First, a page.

Ventilating your home is one of the most important things you can do to improve your comfort levels. Whether designing a new home or renovating your current house, don’t overlook your roof ventilation. Not only does sufficient ventilation remove unhealthy and stale air, but it also keeps your roof in the best possible condition.
So, follow our guide to discover the best roof ventilation Australia has to offer.
Why Ventilate Your Roof?
Roofs exist to protect the interior of our homes from the outside world—we’re talking leaves, twigs, harsh sunlight, and water. Moisture is one of the biggest threats to a building. If it gets into the house, it causes dampness, mould, and rot. Not only does this lead to unhealthy air—bad for inhabitants with respiratory conditions—but it also damages the structure’s integrity.
If left alone, the rot will spread. You may end up needing to replace the entire roof.
Newly constructed roofs are more airtight and watertight than those of older houses. However, water doesn’t just come from external forces. When you breathe in and out, you create water vapour. This rises to the top of your home. If it cannot escape, it will settle in your attic and start to cause problems.
If you have noticed lots of condensation in your home, it could be a sign of poor ventilation. So, what can you do about it? Adequate ventilation allows the moisture and stale air to leave the property, replaced by fresh air. Not to be dramatic, but good ventilation could make or break your home.
Best Roof Ventilation Australia
Let’s look at your roof ventilation options in Australia. Your choice depends on your budget and the type of house.
1. Box Vents
Box vents are one of the most common styles. You may know them by a different name—turtle vents, flat vents, or louvres. They are static; they have no moving parts. They work by using natural convection to draw warm and moist air outside. You will typically find them near the roof ridge for optimal effectiveness.
Box vents are usually made out of metal or hard plastic. While they are a protrusion from the roof, you can often find a colour to match your roof. Box vents are pretty unobtrusive, unlike some more overt vents—such as whirlybirds.
On the other hand, box vents aren’t the most effective system, and they can be trickier to install. You might need to install several of them. However, they are a more affordable option as they are mechanical. You don’t need to pay for upkeep or general running.
2. Power Vents
Powered vents are essentially the same as box vents but use power to motorize the movement of air. Accordingly, they’re very effective. The average Aussie home would only need one. There are two types of power vents: solar or mains powered.
- Solar power vent: Aside from maintenance costs, solar-powered machinery is essentially free to run. While Australia is blessed with many sunny days, a solar-powered vent might struggle during the winter months.
- Mains power vent: Unlike the solar version, mains powered vents plug into your home. Therefore, they work at night and on cloudier days. However, you have to pay for them to run.
Power vents, like box vents, are a subtle addition to your roof. The biggest drawback is that they require more maintenance because they have moving parts.
3. Wind Turbines
More commonly known as whirlybirds, wind turbines are a type of passive vent. They are an environmentally friendly alternative. Despite being one of Australia’s most popular ventilation choices, they’re no more effective than box vents. Moreover, whirlybirds require wind to work. If you don’t live in an especially windy area, there is little point in buying a whirlybird.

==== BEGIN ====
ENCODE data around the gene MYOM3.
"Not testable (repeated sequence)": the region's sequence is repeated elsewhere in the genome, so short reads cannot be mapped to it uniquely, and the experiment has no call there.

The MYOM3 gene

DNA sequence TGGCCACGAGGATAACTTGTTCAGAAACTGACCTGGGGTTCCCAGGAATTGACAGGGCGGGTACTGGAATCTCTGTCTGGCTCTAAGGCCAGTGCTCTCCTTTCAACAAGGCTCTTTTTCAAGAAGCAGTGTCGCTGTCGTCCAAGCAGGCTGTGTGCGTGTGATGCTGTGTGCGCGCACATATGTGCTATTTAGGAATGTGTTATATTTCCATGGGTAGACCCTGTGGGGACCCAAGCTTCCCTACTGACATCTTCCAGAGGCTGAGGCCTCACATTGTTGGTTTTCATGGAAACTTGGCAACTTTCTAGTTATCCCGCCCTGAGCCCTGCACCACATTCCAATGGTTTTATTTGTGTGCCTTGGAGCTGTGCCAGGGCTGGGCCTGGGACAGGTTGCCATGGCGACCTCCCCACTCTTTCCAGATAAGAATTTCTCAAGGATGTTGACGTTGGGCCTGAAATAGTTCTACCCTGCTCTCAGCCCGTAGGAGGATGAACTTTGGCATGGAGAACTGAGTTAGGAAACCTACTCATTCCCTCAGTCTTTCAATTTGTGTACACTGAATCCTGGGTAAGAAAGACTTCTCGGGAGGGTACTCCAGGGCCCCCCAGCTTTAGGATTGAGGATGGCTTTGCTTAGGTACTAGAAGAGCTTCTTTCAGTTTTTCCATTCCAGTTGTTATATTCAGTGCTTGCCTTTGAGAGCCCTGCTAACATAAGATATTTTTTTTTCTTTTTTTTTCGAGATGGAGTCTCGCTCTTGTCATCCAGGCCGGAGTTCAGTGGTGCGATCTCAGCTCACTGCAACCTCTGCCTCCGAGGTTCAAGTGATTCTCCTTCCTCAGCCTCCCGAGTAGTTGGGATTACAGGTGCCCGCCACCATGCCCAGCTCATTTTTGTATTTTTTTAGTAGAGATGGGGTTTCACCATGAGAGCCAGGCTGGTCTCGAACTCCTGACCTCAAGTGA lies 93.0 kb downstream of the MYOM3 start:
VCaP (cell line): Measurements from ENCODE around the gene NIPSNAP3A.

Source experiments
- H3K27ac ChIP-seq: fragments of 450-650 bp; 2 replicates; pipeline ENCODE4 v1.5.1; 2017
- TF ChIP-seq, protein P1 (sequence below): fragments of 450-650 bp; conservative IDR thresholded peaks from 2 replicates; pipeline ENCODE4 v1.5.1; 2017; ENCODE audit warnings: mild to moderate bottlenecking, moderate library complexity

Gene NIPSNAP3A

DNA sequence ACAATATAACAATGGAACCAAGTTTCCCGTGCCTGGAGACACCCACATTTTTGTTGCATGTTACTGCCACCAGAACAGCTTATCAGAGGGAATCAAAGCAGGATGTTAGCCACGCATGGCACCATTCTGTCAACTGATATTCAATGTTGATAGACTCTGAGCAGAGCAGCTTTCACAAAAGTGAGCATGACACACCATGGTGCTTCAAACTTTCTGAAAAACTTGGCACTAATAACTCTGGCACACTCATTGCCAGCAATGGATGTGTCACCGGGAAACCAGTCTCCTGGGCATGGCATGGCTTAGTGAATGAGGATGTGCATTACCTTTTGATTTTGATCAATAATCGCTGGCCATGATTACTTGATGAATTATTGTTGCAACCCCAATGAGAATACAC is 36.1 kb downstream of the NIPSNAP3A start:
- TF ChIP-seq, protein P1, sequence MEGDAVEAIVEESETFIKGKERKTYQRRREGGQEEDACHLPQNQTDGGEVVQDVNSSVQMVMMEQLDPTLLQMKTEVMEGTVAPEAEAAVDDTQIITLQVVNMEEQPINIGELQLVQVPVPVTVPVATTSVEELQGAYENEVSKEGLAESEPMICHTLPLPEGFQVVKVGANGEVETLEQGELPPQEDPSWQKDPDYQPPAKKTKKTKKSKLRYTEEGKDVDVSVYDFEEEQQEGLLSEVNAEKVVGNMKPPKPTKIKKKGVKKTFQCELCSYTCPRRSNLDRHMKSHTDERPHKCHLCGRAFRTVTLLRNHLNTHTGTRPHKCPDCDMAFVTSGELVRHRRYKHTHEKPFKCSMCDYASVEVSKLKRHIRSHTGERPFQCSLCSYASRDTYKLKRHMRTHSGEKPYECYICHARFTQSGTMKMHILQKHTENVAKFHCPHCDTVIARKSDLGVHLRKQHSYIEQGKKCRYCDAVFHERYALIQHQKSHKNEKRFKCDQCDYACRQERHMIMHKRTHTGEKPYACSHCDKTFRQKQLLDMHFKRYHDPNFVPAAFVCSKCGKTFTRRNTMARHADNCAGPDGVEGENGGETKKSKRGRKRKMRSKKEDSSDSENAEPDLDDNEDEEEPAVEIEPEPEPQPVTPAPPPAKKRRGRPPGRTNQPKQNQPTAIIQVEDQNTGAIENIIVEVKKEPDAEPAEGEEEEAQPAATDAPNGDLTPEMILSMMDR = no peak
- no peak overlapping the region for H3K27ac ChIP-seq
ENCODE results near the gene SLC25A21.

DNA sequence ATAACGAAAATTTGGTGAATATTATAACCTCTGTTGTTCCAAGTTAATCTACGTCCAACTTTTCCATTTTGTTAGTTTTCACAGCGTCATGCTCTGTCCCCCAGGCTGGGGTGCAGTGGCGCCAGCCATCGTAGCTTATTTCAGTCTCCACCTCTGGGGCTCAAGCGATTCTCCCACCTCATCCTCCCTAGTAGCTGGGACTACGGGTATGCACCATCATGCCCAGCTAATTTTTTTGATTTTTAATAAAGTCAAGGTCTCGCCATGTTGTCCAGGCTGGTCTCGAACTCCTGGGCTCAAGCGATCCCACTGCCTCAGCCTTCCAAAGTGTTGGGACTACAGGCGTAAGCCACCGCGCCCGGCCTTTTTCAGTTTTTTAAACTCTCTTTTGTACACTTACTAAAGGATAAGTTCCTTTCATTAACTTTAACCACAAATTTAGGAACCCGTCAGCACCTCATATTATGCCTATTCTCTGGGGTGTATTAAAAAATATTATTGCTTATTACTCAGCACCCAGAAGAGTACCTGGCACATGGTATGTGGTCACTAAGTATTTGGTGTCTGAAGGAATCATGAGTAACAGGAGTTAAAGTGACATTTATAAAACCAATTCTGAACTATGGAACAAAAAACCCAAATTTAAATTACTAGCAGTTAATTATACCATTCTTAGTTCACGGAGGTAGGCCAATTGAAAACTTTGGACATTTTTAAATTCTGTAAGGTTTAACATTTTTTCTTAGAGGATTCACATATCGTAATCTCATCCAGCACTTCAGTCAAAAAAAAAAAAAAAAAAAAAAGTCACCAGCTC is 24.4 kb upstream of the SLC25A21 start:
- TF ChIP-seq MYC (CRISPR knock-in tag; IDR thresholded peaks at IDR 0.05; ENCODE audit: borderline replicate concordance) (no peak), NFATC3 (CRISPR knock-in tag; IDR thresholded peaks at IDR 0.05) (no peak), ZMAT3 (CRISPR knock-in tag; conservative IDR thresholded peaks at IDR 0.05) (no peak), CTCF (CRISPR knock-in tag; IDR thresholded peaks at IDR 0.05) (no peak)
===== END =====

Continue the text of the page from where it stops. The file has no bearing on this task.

Furthermore, whirlybirds cost a lot to install. While they require little maintenance or running expenses, forking out $200—$500 per whirlybird is not ideal.
4. Ridge Vents
Ridge vents are one of the most substantial ventilation options the Australian market offers. The vent sits on the ridge of your roof—for a uniform look and maximum effectiveness, place ridge vents along the entire ridge. The vents are static, so they don’t require the running costs of the powered options but are more effective than whirlybirds or box vents.
So, how do they work? Ridge vents pull cool air through the entire roof space, ensuring constant internal temperatures. Essentially, it turns your entire roof space into an air vent.
Other benefits of ridge vents:
- Quick to install, especially if you need to fit them into your home retroactively
- Very little maintenance is required if any
- Very affordable—low initial costs and no running costs
- More attractive than whirlybirds or box vents
- Strong performance
5. Soffit Vents
Soffit vents work well in combination with ridge vents. The vents sit in your soffits or eaves at the bottom of the roof. The cold, outside air enters the roof space and draws up through the top to the ridge vent, where it exists. The system warms the air as it travels through the roof space, adding a layer of insulation.
Accordingly, the interior of your home stays at a consistent temperature and is moisture-free. Like ridge vents, soffit vents are subtle and unobtrusive.
To Sum Things Up
While ridge and soffit vents are a clear winner in our opinion, your choice depends on what you can afford and the type of house you live in. If you’re in an incredibly windy area, whirlybirds might be the cheapest and most effective option. If you have a particularly small house, a few box vents might do the job.
However, if you’re looking for the ultimate vent in terms of value and effectiveness, a ridge and soffit ventilation system is your best bet.